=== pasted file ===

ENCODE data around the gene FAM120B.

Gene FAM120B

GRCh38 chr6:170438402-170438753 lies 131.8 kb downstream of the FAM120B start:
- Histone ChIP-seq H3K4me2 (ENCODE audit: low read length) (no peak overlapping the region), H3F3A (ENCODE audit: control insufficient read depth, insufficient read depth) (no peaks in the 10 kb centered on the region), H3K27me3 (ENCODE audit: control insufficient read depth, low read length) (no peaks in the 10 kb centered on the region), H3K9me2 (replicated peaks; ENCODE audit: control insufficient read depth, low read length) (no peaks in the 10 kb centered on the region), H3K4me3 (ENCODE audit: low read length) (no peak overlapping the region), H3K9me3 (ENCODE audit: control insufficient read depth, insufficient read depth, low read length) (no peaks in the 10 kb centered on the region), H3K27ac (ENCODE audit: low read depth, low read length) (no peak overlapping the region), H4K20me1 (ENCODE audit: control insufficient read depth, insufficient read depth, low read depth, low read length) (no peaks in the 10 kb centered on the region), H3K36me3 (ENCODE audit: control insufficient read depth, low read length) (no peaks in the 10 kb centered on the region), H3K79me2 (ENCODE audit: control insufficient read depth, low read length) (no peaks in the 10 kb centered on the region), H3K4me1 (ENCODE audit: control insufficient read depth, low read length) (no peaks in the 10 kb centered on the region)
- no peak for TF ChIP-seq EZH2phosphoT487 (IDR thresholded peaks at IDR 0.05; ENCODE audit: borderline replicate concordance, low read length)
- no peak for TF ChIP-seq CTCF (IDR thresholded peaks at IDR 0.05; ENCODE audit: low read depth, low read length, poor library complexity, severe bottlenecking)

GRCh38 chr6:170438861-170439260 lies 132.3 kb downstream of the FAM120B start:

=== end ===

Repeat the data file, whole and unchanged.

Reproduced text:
ENCODE data around the gene FAM120B.

Gene FAM120B

GRCh38 chr6:170438402-170438753 lies 131.8 kb downstream of the FAM120B start:
- Histone ChIP-seq H3K4me2 (ENCODE audit: low read length) (no peak overlapping the region), H3F3A (ENCODE audit: control insufficient read depth, insufficient read depth) (no peaks in the 10 kb centered on the region), H3K27me3 (ENCODE audit: control insufficient read depth, low read length) (no peaks in the 10 kb centered on the region), H3K9me2 (replicated peaks; ENCODE audit: control insufficient read depth, low read length) (no peaks in the 10 kb centered on the region), H3K4me3 (ENCODE audit: low read length) (no peak overlapping the region), H3K9me3 (ENCODE audit: control insufficient read depth, insufficient read depth, low read length) (no peaks in the 10 kb centered on the region), H3K27ac (ENCODE audit: low read depth, low read length) (no peak overlapping the region), H4K20me1 (ENCODE audit: control insufficient read depth, insufficient read depth, low read depth, low read length) (no peaks in the 10 kb centered on the region), H3K36me3 (ENCODE audit: control insufficient read depth, low read length) (no peaks in the 10 kb centered on the region), H3K79me2 (ENCODE audit: control insufficient read depth, low read length) (no peaks in the 10 kb centered on the region), H3K4me1 (ENCODE audit: control insufficient read depth, low read length) (no peaks in the 10 kb centered on the region)
- no peak for TF ChIP-seq EZH2phosphoT487 (IDR thresholded peaks at IDR 0.05; ENCODE audit: borderline replicate concordance, low read length)
- no peak for TF ChIP-seq CTCF (IDR thresholded peaks at IDR 0.05; ENCODE audit: low read depth, low read length, poor library complexity, severe bottlenecking)

GRCh38 chr6:170438861-170439260 lies 132.3 kb downstream of the FAM120B start: